Sapiens — A Brief History of Humankind by Yuval Harari

Harvill Secker, 2011 

Review by John Maindonald

Sapiens is a history of the human species, from hunter-gatherer times through to the present.  Harari describes broad patterns and themes that, he argues, help understand and explain human history, from human beginnings through to modern times.  As Laurie Chisholm commented in his review of Harari’s later book “Homo Deus” in the March 2019 newsletter, Harari is a master of the grand generalisation.
In Harari’s account, three major revolutions have shaped human society — a cognitive revolution around 70,000 years ago, an agricultural revolution around 11,000 years ago, and the scientific revolution in the 1500s. It finishes with a speculative peek into the future.
At the time of the cognitive revolution, humans started doing things no animal had done before.  It was around this time that they acquired the skills, and perhaps the vision, that allowed them to break out of Africa and Asia and settle other parts of the world.  Modern language skills may date back to around this time, or earlier.
Religion is, in Harari’s account, “a system of human norms and values that is founded on a belief in a superhuman order.”  In the move from hunter-gatherer societies of perhaps 100 or 200 to settled agricultural societies of thousands or tens of thousands, religious myths gave rulers a sense of legitimacy and credibility that lay beyond human authority.  The ruler who could claim divine authority was better placed to enforce that authority than a tribal leader whose place in the pecking order was more easily open to challenge.  Universal religions have been the third great unifier of human kind, alongside money and empires, with competing ideologies that have led to wars and genocides.
Other myths that have helped order human societies have included ideas of nation, justice, and human rights, and the monetary system.   The monetary system relies on belief in a myth that does its job only so long as we believe in it.  A loss of public confidence in the banking system brings a financial crash.  Is this, also, how it is with human society?  The better society for which we crave will come only if enough of us believe in it.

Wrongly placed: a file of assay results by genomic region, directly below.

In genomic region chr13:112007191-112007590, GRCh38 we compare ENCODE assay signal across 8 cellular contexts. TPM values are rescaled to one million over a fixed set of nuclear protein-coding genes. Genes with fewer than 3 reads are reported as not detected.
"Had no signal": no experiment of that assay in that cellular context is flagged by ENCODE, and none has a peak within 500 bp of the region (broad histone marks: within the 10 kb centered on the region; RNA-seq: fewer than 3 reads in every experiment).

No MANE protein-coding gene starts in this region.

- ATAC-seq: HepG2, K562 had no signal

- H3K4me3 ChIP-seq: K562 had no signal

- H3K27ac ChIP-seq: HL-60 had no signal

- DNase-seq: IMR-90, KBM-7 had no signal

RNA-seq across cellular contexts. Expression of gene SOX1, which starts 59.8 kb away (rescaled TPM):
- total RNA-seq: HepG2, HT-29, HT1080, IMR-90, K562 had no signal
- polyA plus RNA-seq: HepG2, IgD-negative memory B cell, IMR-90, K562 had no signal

The scientific revolution of the 16th and 17th centuries has provided the technology that has allowed humans to transform both the society and the world outside.  Mythical stories have been replaced by theories that can be falsified — no concept or idea is sacred and beyond challenge.  The changes from the time preceding the scientific revolution have been breath-taking.
Harari discusses the changes — positive and negative, that have come from harnessing science in the service of capitalism.  Free market capitalism does not ensure that profits are gained in a fair way, or distributed in a fair way.  Witness the Atlantic slave trade, colonial wars of conquest, the first opium war fought between Britain and China, and countless other crimes that accompanied the growth of the modern economy.  While steps have been taken, starting in the early 20th century, to rein in capitalism, there has been an uneasy alliance with modern consumerism that is “destroying the foundations of human prosperity in an orgy of reckless consumption.   On the positive side, there have been large improvements, for the majority of humans alive today, in the standard of living and in human health.  But, are we any happier?
Towards the end, Harari argues that the next stage of human history will involve biological and technological changes that will change human consciousness and identity, calling the very term “human” into question.   Mary Shelley’s “Dr. Frankenstein” may be closer to becoming a reality than we are willing to believe.  We should, however, learn from history that attempts to predict the future course of technological development may, due to unforeseen barriers, never materialise.
Homo sapiens,  Harari suggests, will become Homo Deus, if humans do not destroy themselves first.   Humans are today, Harari argues, on the way to becoming “self-made gods” who are “irresponsible” and “discontented.”   Is there anything more dangerous than dissatisfied and irresponsible gods who do not know what they want?
In total, the book is a bold attempt to provide a broad framework for understanding the forces that have driven human history.  Whether or not one agrees with him, he provides a useful starting point for thinking about the forces that have operated, and will operate, to shape human societies.



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